I don't know if you've been following the soap opera currently embroiling Portland politics--starring the city's newly elected mayor, Sam Adams (his real name), and the teenage intern with whom he had an affair, Beau Breedlove (also his real name)--but if you're not, you should be. Timothy Egan delivers a nice plot summary if you want to catch up on the details.
The most interesting counterfactual here is whether Adams would have saved himself--and his city--all this misery if he'd simply fessed up to the affair when rumors of it first surfaced. Granted, those rumors first surfaced when Adams was running for mayor. If it's difficult for a gay man to get elected mayor of a major American city, imagine how difficult it would be for a gay man who's admitted having an affair with a teenage intern. Then again, this is Portland. I have a hunch that, handled properly, Adams's disclosure of the affair during the campaign wouldn't have been the political suicide it might have been somewhere else.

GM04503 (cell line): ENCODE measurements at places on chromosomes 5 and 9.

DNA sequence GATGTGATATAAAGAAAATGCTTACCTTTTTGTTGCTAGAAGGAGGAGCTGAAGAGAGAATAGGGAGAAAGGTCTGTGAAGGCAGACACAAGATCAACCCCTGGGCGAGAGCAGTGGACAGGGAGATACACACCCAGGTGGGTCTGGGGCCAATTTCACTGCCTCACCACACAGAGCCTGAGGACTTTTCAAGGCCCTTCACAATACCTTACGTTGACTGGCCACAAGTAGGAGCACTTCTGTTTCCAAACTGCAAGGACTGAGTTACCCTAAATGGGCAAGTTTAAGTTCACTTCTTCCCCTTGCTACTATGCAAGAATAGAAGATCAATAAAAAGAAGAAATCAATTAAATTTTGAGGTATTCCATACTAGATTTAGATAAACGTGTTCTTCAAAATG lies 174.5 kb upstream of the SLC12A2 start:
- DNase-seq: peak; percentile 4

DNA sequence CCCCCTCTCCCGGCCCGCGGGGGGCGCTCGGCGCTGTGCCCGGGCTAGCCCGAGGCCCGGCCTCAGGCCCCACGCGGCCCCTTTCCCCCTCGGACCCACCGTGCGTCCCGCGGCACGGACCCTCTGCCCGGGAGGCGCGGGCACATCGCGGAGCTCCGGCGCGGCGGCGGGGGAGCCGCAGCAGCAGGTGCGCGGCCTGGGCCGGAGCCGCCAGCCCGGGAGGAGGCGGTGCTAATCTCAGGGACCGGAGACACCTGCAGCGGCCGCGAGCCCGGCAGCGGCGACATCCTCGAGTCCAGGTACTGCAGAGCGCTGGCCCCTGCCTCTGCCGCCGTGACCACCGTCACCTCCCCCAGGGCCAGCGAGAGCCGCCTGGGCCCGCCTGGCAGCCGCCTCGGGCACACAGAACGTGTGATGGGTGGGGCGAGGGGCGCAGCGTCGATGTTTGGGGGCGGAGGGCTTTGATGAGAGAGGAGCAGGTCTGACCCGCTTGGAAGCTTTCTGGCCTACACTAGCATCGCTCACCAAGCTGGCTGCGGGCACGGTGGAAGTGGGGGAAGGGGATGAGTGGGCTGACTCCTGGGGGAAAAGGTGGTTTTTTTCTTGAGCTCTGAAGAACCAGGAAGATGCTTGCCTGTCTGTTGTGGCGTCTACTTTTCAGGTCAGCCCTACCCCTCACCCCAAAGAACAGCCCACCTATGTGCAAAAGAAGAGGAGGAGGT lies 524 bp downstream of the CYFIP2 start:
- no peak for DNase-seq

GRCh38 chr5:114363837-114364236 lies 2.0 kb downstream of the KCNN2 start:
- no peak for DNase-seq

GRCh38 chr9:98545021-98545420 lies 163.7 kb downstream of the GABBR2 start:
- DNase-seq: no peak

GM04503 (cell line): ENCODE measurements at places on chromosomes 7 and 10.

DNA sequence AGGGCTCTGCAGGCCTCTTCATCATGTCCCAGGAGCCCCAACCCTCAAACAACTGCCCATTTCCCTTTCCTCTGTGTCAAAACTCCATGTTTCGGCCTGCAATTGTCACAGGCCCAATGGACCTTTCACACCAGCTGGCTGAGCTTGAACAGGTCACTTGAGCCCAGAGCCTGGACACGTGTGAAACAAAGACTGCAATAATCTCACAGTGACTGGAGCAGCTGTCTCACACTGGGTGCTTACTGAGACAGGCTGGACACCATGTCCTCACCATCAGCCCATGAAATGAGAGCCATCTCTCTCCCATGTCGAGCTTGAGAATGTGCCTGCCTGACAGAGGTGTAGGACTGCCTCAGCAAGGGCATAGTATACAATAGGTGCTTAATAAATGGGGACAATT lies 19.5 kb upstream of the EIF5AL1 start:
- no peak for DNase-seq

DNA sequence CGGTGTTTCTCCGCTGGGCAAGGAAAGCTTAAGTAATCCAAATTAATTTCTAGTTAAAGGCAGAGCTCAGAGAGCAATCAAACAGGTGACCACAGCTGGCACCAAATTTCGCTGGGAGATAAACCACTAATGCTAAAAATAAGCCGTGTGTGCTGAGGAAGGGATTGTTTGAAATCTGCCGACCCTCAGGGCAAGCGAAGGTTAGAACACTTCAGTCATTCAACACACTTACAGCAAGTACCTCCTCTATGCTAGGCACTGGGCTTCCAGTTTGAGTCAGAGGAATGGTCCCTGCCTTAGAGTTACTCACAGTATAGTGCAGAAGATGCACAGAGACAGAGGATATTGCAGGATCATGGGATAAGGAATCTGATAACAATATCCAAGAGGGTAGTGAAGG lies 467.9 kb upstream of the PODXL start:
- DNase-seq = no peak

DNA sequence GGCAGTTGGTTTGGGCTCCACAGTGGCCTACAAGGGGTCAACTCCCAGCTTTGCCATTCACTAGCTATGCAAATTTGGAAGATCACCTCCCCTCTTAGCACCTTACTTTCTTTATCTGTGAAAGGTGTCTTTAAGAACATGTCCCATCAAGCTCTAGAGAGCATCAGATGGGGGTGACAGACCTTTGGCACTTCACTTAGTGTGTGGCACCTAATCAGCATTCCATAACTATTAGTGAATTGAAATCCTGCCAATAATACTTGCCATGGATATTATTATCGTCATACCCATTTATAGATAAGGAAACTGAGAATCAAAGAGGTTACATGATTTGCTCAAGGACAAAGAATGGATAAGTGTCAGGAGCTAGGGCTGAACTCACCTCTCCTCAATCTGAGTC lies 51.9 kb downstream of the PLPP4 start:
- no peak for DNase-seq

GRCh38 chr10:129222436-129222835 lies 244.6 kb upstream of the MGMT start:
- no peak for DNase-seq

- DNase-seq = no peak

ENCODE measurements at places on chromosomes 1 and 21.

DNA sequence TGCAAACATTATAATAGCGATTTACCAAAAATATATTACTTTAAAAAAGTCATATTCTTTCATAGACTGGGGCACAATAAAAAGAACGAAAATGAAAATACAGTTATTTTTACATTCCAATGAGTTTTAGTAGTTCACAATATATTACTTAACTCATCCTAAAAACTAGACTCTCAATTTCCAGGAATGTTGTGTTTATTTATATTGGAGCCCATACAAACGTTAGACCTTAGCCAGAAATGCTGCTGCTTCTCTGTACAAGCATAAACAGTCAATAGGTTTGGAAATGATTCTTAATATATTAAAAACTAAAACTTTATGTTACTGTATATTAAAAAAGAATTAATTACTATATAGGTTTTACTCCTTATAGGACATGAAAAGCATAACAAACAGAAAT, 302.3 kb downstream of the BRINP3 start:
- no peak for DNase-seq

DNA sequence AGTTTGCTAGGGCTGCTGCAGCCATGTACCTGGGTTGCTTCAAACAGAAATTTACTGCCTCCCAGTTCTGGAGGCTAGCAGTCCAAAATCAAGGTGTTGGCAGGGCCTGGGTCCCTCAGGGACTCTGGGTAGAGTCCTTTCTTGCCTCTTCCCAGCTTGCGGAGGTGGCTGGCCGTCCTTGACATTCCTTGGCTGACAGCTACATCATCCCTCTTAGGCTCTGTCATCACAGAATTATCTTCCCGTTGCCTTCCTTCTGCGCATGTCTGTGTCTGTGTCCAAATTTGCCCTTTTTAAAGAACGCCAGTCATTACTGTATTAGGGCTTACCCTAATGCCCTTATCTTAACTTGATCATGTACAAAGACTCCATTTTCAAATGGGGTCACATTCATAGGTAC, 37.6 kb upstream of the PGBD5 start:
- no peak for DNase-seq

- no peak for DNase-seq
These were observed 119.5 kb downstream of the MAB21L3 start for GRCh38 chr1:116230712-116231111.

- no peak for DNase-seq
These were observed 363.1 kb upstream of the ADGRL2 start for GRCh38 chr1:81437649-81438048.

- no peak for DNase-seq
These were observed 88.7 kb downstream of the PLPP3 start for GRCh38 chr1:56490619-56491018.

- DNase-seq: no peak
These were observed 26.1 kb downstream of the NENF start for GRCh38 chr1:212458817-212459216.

But, of course, Adams didn't come clean, and now he--and Portland--are suffering the fallout from his deceptions. It's a pity.
P.S. Special mention here goes to the Willamette Week, the Portland alternative newspaper, that broke the Adams scandal (and which won a Pulitzer a few years back for uncovering another sex scandal involving a former Portland mayor). At a time when alternative papers are being put out of business by Craig's List, it's worth remembering the valuable work some of them do.